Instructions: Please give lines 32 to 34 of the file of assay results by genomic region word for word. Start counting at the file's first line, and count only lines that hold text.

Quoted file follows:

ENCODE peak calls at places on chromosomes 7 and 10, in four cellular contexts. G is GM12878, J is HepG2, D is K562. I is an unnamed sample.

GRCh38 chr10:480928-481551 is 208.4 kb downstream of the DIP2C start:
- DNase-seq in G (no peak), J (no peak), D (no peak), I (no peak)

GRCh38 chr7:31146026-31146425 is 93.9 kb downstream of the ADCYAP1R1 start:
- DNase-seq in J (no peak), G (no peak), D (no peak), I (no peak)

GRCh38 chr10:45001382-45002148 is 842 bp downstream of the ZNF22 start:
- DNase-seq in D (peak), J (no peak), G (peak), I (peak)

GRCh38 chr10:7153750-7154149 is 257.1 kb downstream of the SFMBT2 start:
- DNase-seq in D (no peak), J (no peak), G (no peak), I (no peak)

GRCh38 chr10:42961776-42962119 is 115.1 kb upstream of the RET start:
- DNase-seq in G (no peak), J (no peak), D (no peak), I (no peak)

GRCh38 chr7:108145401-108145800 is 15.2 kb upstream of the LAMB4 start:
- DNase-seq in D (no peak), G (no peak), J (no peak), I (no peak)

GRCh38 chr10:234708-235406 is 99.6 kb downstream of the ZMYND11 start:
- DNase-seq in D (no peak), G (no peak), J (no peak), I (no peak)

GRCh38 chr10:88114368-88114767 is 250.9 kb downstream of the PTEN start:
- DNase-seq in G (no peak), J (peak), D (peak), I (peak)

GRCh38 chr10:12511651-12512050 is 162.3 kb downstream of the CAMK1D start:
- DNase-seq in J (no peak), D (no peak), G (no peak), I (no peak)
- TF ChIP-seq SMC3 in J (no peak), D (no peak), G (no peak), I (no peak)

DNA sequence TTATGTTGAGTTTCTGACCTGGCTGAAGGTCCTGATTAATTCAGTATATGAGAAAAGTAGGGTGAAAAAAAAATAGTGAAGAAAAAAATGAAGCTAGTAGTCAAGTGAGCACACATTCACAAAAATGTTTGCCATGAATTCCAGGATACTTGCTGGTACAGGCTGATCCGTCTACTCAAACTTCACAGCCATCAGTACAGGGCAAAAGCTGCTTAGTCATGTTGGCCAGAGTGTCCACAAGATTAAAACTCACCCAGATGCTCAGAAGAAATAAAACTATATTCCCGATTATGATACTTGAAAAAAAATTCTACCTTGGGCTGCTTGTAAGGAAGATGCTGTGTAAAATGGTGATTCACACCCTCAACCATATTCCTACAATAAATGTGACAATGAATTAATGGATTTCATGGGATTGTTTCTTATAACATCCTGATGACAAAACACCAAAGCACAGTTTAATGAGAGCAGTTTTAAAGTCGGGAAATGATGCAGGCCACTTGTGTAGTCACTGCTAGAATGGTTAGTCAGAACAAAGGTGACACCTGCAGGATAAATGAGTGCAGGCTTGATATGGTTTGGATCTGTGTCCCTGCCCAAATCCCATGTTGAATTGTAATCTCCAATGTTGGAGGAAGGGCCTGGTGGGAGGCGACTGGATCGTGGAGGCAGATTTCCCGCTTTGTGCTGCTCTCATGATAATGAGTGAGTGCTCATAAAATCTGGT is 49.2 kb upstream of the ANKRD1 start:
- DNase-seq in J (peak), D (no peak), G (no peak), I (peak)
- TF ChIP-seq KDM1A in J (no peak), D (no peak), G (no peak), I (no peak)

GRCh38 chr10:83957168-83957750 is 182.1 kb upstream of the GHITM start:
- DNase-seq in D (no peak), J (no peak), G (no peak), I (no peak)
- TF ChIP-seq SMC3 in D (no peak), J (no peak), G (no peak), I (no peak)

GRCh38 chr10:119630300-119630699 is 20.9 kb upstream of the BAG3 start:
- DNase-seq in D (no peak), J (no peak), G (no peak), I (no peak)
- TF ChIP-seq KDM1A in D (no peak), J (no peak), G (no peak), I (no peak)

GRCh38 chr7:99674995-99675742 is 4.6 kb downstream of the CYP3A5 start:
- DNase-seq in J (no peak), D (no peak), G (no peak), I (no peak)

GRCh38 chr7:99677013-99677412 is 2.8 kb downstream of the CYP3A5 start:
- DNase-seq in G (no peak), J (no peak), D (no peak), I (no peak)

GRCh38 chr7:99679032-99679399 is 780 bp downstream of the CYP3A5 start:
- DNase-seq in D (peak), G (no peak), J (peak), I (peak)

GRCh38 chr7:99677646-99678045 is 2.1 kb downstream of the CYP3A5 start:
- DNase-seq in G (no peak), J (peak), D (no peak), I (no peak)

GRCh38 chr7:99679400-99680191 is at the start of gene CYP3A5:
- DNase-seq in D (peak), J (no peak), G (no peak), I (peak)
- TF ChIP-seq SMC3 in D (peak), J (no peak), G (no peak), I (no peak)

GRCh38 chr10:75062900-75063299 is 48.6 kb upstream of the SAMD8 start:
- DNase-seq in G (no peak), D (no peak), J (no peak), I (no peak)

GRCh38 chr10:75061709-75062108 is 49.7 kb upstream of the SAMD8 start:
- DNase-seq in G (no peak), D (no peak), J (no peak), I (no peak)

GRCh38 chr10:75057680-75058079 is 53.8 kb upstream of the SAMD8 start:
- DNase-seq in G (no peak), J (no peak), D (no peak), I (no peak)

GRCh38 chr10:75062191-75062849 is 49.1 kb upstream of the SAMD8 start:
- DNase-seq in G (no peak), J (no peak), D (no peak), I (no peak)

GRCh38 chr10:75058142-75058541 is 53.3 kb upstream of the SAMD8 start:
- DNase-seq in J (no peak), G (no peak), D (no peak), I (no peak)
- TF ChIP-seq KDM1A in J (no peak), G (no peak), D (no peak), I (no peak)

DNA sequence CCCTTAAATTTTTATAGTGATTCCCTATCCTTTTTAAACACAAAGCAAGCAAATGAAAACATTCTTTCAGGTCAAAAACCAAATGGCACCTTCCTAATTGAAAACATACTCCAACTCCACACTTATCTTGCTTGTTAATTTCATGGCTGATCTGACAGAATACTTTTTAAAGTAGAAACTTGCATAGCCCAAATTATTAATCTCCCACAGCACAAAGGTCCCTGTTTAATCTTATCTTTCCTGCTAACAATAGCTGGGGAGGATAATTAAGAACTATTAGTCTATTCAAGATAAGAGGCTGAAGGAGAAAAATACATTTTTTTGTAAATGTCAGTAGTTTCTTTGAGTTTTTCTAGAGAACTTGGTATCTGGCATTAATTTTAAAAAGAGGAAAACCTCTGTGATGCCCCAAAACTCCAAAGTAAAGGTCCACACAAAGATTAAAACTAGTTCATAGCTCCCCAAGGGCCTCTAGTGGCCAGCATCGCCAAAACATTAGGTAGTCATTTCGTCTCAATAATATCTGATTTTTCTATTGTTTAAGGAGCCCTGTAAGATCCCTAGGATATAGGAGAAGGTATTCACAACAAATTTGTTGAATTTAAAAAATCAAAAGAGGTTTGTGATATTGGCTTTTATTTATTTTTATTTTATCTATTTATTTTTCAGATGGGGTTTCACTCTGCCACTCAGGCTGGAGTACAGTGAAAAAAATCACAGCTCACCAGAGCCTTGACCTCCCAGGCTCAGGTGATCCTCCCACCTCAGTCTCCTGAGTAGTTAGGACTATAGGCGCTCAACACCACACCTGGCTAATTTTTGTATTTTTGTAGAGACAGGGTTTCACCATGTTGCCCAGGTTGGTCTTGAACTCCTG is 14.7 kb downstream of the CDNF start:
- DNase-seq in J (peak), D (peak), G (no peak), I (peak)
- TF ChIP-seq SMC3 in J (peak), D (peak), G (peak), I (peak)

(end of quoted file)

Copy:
GRCh38 chr7:99677013-99677412 is 2.8 kb downstream of the CYP3A5 start:
- DNase-seq in G (no peak), J (no peak), D (no peak), I (no peak)

GRCh38 chr7:99679032-99679399 is 780 bp downstream of the CYP3A5 start: